5111 Tamiami Trail North, Naples, FL
NAPLES — Career counselors often advise being early for a job interview. Attendees of Tuesday’s Naples Daily News 2009 Career Expo seemed to heed that suggestion.
At 8:30 a.m., job-seekers were entering the lobby of the Hilton Naples, the event’s sponsor. By the event’s 10 a.m. start, 50 people were registered. And one hour later, some 400 attendees had poured into the expo, said Kristen Vuknic, a Daily News multi-media recruitment specialist.
Last year’s event drew 2,000 job seekers. This year’s, the seventh annual, ultimately attracted more, Vuknic said, although a final count was not available late Tuesday afternoon.
“It’s really a testament of the local economy,” Vuknic said.
More than 30 employers from Collier and Lee counties, as well as continuing education providers, such as local universities, and military recruiters, attended the expo. Among them was Suzanne Talmont, chief financial officer of MediaBrains, a Naples online advertising company. MediaBrains manages more than 100 online business directories, Talmont said, and is growing. Currently, the company has about 25 employees.
At the expo, Talmont scouted for sales representatives. Although she saw some good resumes, she said, many of the expo-goers didn’t have the qualifications she sought, or weren’t looking for sales positions. Instead, she said, many looked for administrative jobs, or to work from home.
The large number of people attending the expo, even early in the day, was a bit startling, Talmont said.
“Usually, you get a big lunch-hour rush,” she said.
Talmont was also astonished by the age range of the job-seekers.
“One thing that’s really amazing is that it’s from 18-years-old to 60-plus,” she said.
That may be because the expo drew job-seekers from an array of professions and experience levels. Everyone from engineers to nurses to sales and marketing professionals attended Tuesday’s expo, Vuknic said. There were job-seekers laid off two weeks ago to people who have been unemployed for over a year, she said. Also, she added, some of the attendees were retirees returning to the workplace.
Robert Stolinas, a Naples resident, attended the expo. A former building superintendent with Lennar Homes, Stolinas lost his job two years ago. He searched for work, he said, but “nothing panned out.” “I’m going to open my horizons right now,” he said.
Still, one of Stolinas’ first expo stops was to familiar stomping grounds – the Kraft Construction Co. booth, where Richard J. Hart, vice-president of Kraft, was accepting resumes. However, Hart said, the company isn’t hiring until next year.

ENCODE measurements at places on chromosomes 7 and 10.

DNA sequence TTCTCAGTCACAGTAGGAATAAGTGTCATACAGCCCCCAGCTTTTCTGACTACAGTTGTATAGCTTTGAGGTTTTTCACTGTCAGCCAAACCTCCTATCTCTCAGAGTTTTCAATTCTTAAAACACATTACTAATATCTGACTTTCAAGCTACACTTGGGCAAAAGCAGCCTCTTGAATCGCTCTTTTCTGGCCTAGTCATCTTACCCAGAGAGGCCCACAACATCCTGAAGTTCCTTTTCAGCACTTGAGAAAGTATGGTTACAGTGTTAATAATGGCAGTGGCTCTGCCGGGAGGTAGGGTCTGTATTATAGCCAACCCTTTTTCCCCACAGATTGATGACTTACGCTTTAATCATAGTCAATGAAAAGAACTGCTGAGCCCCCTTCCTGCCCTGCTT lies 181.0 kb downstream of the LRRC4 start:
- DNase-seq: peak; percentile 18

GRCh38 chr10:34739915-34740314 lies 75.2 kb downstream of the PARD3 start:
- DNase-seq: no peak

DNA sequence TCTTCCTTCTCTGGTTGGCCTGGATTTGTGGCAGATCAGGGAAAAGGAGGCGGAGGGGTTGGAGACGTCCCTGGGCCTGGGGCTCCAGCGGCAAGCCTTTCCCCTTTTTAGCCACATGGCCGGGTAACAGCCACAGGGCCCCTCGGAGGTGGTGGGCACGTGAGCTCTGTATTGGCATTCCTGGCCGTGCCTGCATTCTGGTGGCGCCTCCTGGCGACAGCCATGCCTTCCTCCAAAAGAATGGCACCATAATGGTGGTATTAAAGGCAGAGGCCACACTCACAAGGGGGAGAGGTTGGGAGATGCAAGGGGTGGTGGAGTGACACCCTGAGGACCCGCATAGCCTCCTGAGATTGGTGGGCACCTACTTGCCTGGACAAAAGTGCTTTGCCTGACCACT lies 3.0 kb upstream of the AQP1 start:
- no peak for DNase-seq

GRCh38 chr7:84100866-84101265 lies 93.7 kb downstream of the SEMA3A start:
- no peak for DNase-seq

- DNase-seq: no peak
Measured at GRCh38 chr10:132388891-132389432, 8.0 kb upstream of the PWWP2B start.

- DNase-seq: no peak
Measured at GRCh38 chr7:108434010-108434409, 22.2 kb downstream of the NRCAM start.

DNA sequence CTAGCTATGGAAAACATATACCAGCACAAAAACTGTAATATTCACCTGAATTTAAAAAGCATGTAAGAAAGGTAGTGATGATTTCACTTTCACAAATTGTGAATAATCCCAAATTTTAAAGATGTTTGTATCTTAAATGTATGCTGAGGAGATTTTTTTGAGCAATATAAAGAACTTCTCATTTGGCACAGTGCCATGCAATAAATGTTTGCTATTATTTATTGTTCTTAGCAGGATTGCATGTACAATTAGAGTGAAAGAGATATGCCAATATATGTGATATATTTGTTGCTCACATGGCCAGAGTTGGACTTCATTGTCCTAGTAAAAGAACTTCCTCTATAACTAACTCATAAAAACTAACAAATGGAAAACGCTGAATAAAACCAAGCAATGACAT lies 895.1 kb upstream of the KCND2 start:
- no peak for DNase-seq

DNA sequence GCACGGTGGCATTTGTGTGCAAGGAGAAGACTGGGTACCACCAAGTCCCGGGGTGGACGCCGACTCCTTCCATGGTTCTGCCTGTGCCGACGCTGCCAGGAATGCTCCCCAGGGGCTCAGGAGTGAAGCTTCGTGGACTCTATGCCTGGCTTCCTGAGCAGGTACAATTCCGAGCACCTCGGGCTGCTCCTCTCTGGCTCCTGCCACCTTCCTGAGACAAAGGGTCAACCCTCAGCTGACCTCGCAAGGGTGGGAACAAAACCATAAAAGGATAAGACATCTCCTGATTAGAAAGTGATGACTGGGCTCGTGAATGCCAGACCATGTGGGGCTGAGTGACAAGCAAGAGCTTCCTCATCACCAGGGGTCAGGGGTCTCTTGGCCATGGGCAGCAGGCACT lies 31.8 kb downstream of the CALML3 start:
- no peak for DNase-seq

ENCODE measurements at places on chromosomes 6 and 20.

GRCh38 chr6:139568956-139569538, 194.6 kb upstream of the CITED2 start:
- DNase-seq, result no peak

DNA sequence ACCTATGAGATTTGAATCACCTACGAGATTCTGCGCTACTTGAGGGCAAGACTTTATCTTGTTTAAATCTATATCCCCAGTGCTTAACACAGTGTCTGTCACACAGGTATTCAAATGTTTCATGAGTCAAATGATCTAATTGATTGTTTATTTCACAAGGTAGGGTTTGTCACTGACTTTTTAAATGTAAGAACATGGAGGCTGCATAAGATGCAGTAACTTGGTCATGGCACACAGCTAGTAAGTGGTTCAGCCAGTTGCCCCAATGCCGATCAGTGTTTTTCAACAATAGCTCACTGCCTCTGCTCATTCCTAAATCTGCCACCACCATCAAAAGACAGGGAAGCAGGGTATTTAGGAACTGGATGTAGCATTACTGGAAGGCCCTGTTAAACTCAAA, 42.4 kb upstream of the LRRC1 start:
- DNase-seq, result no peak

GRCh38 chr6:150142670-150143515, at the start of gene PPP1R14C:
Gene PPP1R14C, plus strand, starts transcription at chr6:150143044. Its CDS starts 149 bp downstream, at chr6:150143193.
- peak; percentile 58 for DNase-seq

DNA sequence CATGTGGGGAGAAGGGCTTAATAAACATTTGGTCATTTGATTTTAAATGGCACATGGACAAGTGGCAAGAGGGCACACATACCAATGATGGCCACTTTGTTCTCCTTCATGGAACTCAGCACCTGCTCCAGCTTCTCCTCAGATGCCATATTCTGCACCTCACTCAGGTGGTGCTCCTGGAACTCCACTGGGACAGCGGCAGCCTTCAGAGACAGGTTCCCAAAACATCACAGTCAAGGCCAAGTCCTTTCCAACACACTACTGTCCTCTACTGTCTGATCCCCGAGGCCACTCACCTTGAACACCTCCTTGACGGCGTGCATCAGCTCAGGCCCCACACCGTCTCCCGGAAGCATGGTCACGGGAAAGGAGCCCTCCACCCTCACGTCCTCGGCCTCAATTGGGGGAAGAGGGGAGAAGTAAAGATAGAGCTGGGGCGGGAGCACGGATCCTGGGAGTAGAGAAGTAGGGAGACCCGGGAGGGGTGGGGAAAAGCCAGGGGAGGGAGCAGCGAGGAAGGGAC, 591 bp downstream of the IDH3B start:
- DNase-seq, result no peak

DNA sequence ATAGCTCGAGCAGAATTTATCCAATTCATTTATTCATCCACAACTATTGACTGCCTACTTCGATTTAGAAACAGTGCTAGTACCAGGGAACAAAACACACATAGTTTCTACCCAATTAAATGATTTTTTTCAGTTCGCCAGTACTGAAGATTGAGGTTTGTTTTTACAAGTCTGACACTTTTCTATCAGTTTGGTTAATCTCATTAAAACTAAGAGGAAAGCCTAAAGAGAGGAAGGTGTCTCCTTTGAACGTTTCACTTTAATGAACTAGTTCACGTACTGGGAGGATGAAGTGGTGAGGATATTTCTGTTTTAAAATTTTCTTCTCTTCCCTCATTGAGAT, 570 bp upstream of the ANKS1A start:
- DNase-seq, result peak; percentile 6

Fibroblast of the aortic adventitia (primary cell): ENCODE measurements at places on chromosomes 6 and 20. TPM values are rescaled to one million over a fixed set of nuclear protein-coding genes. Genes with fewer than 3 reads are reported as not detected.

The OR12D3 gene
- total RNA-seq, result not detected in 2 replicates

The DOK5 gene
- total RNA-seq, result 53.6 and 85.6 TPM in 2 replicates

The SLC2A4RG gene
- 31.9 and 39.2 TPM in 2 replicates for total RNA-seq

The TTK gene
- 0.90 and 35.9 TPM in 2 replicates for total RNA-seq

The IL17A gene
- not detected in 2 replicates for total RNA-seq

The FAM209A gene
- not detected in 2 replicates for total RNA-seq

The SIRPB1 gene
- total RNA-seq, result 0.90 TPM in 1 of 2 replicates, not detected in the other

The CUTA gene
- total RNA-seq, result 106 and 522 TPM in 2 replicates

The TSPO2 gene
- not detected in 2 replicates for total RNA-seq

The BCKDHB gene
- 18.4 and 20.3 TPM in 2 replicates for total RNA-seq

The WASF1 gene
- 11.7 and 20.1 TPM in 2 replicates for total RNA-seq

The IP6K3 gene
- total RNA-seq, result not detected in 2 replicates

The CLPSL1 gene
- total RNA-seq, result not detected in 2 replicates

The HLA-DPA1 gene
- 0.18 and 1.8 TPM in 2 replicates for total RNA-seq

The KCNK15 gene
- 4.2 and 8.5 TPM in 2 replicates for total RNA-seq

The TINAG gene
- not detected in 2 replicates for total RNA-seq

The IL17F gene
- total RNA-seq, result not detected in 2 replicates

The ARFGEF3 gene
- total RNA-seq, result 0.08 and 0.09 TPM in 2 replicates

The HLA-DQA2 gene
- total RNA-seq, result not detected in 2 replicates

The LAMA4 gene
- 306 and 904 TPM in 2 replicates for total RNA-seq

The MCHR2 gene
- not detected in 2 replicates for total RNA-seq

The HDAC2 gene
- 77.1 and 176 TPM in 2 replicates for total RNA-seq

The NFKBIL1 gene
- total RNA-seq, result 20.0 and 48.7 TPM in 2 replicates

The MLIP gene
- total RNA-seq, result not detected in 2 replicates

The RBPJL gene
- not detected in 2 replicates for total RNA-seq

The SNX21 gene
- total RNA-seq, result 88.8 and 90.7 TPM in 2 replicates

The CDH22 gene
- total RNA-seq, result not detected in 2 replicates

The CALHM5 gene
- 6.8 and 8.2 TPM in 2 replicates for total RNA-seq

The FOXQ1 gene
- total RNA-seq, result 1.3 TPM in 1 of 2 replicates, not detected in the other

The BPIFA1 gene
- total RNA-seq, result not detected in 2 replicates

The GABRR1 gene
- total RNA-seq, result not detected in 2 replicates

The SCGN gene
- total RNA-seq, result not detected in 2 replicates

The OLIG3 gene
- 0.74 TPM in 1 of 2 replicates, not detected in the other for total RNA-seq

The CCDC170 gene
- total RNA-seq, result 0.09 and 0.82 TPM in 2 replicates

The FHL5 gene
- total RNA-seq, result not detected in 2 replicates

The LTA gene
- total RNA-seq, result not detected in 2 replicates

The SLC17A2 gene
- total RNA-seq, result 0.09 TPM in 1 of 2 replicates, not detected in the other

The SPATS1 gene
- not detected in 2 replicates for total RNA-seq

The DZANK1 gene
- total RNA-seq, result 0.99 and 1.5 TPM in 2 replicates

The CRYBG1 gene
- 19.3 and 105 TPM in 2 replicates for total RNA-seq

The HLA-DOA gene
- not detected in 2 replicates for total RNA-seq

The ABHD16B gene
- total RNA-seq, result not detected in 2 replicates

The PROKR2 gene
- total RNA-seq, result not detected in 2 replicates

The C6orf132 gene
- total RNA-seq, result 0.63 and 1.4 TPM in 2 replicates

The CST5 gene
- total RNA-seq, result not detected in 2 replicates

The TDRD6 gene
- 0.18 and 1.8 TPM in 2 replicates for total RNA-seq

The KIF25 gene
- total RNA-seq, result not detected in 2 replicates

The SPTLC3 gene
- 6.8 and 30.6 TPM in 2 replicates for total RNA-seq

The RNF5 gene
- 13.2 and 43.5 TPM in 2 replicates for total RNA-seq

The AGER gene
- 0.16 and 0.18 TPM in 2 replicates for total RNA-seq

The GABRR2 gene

Specifically, Hart was interested in finding job-seekers with water treatment plant, solar power and health care construction experience. Those, he said, are the growing markets. Less than two hours into the expo, Hart had collected 50 resumes. And, he noted, he had talked to far more people than that.
“I didn’t anticipate so many people that had construction backgrounds,” he said.
Like Stolinas, Linda Timmons was also considering expanding her career horizons. A Cape Coral resident, Timmons was recently laid off from her position as an elementary school teacher. Last week, she had four interviews for teaching positions; for each position, she said, there were 40 to 50 other applicants.
She compared finding a job in such a competitive environment to being “like winning the lotto.” At the expo, she talked to John Norkeliunas, the broker of a new Naples real estate company, CVAY Real Estate International, about a possible administrative position, and to representatives from two local colleges about going back to school.
“I’ve decided that I need to branch out,” she said.
Not everyone who attended the expo was seeking a new job. Some, like Naples resident Deepender Deswal, were simply curious and preparing for the possibility of unemployment. There have been some recent layoffs at his workplace, Deswal said.
“You never know, so it’s better to start scouting,” he said. “Any job is unpredictable. There’s a lot more people looking for jobs, and a lot of companies are looking to cut their labor.”
To enter the expo, Deswal waited a surprising 20 minutes.
“I walked in and we were in a huge line going out to the lobby,” he said. “I didn’t expect that.”
The turnout didn’t surprise job-seeker Matt Schlesna. The Naples resident owns a landscape company, and his profits have been flagging as homeowners try to trim their expenses.
“Nobody’s got money,” he said. “Times are hard for everybody.”
Schlesna stopped into the expo to try and investigate an alternative profession. Maybe find a future, too, he said.
“Anything that’s a stable career,” he said. “I’ve got a degree in marketing.”
E-mail Elizabeth Kellar at email@example.com